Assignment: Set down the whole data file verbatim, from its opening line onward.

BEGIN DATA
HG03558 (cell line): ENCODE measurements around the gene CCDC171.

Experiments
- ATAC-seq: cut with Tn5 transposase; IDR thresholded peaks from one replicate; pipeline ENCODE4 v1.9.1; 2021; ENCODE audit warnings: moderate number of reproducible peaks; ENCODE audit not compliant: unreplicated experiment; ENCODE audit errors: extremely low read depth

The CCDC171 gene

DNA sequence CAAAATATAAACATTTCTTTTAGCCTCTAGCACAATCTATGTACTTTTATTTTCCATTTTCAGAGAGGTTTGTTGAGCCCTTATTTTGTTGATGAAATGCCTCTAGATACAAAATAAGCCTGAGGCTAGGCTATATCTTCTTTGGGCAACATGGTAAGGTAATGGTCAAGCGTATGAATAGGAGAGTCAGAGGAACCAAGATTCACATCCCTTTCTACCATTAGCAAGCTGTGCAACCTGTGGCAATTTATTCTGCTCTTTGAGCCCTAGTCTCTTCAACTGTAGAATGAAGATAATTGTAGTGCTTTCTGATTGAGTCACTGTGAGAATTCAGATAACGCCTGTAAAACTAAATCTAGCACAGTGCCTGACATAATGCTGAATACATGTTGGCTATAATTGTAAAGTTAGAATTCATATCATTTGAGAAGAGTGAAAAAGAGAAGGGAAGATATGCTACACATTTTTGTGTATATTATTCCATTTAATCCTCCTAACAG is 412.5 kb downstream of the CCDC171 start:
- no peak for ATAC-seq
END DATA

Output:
HG03558 (cell line): ENCODE measurements around the gene CCDC171.

Experiments
- ATAC-seq: cut with Tn5 transposase; IDR thresholded peaks from one replicate; pipeline ENCODE4 v1.9.1; 2021; ENCODE audit warnings: moderate number of reproducible peaks; ENCODE audit not compliant: unreplicated experiment; ENCODE audit errors: extremely low read depth

The CCDC171 gene

DNA sequence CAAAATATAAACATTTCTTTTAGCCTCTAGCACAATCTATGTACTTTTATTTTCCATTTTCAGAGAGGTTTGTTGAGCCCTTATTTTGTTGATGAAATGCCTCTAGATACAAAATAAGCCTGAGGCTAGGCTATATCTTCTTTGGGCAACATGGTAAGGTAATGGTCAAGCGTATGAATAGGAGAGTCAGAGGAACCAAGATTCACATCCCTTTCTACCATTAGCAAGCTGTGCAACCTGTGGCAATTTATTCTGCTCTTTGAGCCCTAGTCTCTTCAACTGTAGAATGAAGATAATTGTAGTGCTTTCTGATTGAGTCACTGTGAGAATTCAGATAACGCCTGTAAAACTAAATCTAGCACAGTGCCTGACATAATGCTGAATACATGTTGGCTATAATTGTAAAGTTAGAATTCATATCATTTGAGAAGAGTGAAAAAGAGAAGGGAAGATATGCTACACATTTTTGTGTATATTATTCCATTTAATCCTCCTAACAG is 412.5 kb downstream of the CCDC171 start:
- no peak for ATAC-seq